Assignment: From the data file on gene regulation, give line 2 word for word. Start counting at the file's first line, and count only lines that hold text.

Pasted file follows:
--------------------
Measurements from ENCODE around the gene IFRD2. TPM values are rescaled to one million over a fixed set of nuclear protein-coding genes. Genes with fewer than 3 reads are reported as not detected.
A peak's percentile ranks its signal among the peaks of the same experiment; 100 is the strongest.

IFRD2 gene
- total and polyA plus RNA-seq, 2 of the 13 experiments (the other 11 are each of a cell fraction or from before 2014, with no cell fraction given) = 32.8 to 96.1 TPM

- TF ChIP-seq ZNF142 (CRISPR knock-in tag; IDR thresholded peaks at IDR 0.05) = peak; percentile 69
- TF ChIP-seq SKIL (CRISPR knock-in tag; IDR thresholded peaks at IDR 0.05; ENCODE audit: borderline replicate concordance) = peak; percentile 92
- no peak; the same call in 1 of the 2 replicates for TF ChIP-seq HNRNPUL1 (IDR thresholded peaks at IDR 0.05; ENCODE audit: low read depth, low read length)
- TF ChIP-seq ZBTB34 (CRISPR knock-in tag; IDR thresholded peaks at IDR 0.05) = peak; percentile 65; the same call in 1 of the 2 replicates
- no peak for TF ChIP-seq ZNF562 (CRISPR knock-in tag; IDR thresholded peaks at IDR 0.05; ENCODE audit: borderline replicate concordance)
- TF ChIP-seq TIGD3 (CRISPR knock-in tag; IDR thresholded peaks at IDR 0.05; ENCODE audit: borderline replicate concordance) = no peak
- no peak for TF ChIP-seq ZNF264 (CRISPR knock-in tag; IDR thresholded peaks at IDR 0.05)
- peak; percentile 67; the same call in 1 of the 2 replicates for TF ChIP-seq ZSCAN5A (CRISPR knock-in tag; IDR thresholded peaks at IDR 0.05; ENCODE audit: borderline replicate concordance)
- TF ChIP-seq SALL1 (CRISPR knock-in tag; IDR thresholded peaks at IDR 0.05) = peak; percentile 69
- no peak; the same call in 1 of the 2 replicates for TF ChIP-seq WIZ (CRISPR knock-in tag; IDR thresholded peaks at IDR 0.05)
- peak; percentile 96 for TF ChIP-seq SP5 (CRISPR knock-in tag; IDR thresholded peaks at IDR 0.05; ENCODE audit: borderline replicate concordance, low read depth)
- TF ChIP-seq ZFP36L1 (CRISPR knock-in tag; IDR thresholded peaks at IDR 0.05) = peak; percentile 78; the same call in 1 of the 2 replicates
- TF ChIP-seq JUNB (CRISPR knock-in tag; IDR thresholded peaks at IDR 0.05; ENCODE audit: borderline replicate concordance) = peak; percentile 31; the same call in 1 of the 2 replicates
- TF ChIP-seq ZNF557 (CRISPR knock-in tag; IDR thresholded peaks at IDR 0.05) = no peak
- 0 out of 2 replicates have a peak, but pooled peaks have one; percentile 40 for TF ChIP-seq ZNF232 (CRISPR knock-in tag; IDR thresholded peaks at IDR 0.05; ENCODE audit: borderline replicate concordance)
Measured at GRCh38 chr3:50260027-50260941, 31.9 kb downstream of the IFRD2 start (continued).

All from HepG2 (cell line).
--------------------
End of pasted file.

A peak's percentile ranks its signal among the peaks of the same experiment; 100 is the strongest.